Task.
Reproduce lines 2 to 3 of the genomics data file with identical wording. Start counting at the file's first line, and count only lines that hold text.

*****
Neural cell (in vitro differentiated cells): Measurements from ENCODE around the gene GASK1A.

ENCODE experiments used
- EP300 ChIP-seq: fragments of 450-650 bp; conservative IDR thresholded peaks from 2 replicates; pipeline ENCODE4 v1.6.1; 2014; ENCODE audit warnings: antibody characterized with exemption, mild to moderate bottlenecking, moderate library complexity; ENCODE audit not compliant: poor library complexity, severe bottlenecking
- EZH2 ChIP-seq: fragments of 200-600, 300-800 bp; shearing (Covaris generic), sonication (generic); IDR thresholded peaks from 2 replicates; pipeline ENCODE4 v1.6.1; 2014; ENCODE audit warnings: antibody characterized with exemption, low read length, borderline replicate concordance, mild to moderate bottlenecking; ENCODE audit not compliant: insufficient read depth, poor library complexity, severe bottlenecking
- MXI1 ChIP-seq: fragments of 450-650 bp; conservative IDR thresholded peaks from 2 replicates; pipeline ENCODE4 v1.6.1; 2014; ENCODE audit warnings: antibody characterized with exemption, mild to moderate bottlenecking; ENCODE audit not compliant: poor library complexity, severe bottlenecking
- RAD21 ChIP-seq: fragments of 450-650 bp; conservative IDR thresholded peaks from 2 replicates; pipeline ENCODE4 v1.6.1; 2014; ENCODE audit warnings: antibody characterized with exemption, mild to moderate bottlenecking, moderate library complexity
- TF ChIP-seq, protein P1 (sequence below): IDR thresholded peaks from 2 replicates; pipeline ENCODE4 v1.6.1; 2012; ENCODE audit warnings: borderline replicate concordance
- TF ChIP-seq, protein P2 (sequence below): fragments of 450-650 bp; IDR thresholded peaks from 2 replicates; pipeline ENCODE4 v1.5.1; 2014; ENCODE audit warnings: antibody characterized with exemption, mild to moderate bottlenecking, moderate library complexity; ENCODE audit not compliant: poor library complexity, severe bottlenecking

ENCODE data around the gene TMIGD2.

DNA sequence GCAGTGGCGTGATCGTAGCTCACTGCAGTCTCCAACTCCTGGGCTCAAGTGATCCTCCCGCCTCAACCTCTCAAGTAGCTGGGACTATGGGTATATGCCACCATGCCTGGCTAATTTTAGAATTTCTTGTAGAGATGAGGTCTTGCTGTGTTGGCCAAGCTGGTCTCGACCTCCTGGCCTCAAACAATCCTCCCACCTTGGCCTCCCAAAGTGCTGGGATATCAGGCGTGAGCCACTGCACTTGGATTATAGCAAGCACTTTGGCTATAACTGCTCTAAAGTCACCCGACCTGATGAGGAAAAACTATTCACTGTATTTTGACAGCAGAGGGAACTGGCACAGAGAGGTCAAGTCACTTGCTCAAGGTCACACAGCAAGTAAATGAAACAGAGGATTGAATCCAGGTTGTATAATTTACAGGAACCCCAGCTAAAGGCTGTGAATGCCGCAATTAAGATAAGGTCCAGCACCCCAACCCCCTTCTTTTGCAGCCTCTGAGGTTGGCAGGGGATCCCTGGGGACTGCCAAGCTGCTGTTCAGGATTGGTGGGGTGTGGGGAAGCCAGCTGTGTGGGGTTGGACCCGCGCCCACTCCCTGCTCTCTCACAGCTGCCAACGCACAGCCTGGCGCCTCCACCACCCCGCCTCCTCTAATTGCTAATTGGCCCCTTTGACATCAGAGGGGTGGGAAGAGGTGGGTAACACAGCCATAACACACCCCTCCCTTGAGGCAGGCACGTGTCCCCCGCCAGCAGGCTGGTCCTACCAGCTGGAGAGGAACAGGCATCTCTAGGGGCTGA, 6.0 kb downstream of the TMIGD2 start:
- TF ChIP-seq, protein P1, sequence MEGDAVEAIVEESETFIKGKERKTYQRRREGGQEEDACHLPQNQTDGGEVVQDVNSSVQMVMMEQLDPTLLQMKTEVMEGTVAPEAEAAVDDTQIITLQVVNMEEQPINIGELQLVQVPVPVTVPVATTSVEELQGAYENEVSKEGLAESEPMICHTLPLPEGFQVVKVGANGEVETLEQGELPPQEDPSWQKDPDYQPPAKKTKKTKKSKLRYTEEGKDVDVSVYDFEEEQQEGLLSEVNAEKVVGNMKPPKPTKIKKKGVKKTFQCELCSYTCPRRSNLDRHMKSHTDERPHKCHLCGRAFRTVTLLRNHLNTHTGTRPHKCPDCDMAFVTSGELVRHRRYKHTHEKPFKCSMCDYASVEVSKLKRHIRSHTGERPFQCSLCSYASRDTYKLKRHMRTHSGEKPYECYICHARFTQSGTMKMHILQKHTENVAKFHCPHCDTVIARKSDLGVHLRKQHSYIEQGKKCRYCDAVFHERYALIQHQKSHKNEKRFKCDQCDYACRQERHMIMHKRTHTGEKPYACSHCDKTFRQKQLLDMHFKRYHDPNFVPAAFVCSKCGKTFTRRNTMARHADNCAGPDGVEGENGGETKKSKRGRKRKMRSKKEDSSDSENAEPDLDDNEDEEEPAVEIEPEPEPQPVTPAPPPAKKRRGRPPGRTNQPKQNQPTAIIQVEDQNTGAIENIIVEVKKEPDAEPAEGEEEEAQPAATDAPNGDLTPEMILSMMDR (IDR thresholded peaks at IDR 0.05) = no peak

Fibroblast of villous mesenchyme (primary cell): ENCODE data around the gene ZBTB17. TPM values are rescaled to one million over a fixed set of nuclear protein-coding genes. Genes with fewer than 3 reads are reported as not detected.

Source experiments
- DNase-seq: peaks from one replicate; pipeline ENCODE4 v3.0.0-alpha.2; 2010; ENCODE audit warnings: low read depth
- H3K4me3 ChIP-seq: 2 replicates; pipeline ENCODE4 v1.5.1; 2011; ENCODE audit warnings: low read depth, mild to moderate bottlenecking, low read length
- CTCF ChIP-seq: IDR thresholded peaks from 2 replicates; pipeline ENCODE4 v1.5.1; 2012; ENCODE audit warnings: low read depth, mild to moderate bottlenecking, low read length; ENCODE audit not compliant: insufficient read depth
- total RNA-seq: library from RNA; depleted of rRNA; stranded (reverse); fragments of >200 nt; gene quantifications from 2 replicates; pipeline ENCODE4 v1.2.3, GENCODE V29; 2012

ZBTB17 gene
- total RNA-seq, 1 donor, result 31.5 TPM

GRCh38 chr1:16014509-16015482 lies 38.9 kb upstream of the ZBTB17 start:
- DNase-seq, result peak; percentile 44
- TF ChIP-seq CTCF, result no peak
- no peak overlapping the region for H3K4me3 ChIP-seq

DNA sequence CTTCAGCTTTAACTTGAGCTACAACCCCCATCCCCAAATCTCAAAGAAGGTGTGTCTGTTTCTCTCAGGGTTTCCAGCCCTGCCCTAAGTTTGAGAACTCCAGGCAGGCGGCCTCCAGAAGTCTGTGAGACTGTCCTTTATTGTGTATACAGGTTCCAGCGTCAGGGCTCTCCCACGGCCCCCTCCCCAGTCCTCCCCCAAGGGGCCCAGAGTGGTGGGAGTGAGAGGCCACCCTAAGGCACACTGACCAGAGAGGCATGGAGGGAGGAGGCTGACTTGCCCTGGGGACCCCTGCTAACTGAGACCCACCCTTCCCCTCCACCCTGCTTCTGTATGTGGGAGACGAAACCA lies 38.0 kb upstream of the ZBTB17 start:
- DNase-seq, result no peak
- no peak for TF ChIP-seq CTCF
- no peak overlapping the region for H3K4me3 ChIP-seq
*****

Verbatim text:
ENCODE experiments used
- EP300 ChIP-seq: fragments of 450-650 bp; conservative IDR thresholded peaks from 2 replicates; pipeline ENCODE4 v1.6.1; 2014; ENCODE audit warnings: antibody characterized with exemption, mild to moderate bottlenecking, moderate library complexity; ENCODE audit not compliant: poor library complexity, severe bottlenecking